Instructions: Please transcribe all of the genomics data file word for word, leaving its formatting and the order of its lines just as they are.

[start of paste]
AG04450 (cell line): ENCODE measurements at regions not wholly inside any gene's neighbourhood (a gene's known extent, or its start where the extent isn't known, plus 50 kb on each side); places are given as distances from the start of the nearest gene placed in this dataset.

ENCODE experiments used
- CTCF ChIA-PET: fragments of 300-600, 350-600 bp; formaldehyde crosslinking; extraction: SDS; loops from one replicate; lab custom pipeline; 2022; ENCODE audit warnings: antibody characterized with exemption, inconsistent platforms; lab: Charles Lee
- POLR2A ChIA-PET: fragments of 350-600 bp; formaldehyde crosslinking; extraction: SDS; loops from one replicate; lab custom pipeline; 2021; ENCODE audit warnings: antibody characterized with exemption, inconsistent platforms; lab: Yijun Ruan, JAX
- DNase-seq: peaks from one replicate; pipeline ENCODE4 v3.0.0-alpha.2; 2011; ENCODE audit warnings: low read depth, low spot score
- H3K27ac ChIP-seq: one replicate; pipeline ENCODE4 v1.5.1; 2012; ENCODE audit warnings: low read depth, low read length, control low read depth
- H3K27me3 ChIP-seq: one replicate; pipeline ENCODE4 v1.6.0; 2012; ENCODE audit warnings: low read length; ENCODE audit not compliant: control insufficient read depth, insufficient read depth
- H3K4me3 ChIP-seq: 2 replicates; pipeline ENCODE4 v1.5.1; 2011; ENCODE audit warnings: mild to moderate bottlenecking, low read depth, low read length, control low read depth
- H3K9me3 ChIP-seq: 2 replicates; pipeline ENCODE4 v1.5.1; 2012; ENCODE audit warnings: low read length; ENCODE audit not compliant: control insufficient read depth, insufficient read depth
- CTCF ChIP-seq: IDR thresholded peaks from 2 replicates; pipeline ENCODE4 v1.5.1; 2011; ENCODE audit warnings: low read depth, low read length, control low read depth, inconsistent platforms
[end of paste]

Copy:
AG04450 (cell line): ENCODE measurements at regions not wholly inside any gene's neighbourhood (a gene's known extent, or its start where the extent isn't known, plus 50 kb on each side); places are given as distances from the start of the nearest gene placed in this dataset.

ENCODE experiments used
- CTCF ChIA-PET: fragments of 300-600, 350-600 bp; formaldehyde crosslinking; extraction: SDS; loops from one replicate; lab custom pipeline; 2022; ENCODE audit warnings: antibody characterized with exemption, inconsistent platforms; lab: Charles Lee
- POLR2A ChIA-PET: fragments of 350-600 bp; formaldehyde crosslinking; extraction: SDS; loops from one replicate; lab custom pipeline; 2021; ENCODE audit warnings: antibody characterized with exemption, inconsistent platforms; lab: Yijun Ruan, JAX
- DNase-seq: peaks from one replicate; pipeline ENCODE4 v3.0.0-alpha.2; 2011; ENCODE audit warnings: low read depth, low spot score
- H3K27ac ChIP-seq: one replicate; pipeline ENCODE4 v1.5.1; 2012; ENCODE audit warnings: low read depth, low read length, control low read depth
- H3K27me3 ChIP-seq: one replicate; pipeline ENCODE4 v1.6.0; 2012; ENCODE audit warnings: low read length; ENCODE audit not compliant: control insufficient read depth, insufficient read depth
- H3K4me3 ChIP-seq: 2 replicates; pipeline ENCODE4 v1.5.1; 2011; ENCODE audit warnings: mild to moderate bottlenecking, low read depth, low read length, control low read depth
- H3K9me3 ChIP-seq: 2 replicates; pipeline ENCODE4 v1.5.1; 2012; ENCODE audit warnings: low read length; ENCODE audit not compliant: control insufficient read depth, insufficient read depth
- CTCF ChIP-seq: IDR thresholded peaks from 2 replicates; pipeline ENCODE4 v1.5.1; 2011; ENCODE audit warnings: low read depth, low read length, control low read depth, inconsistent platforms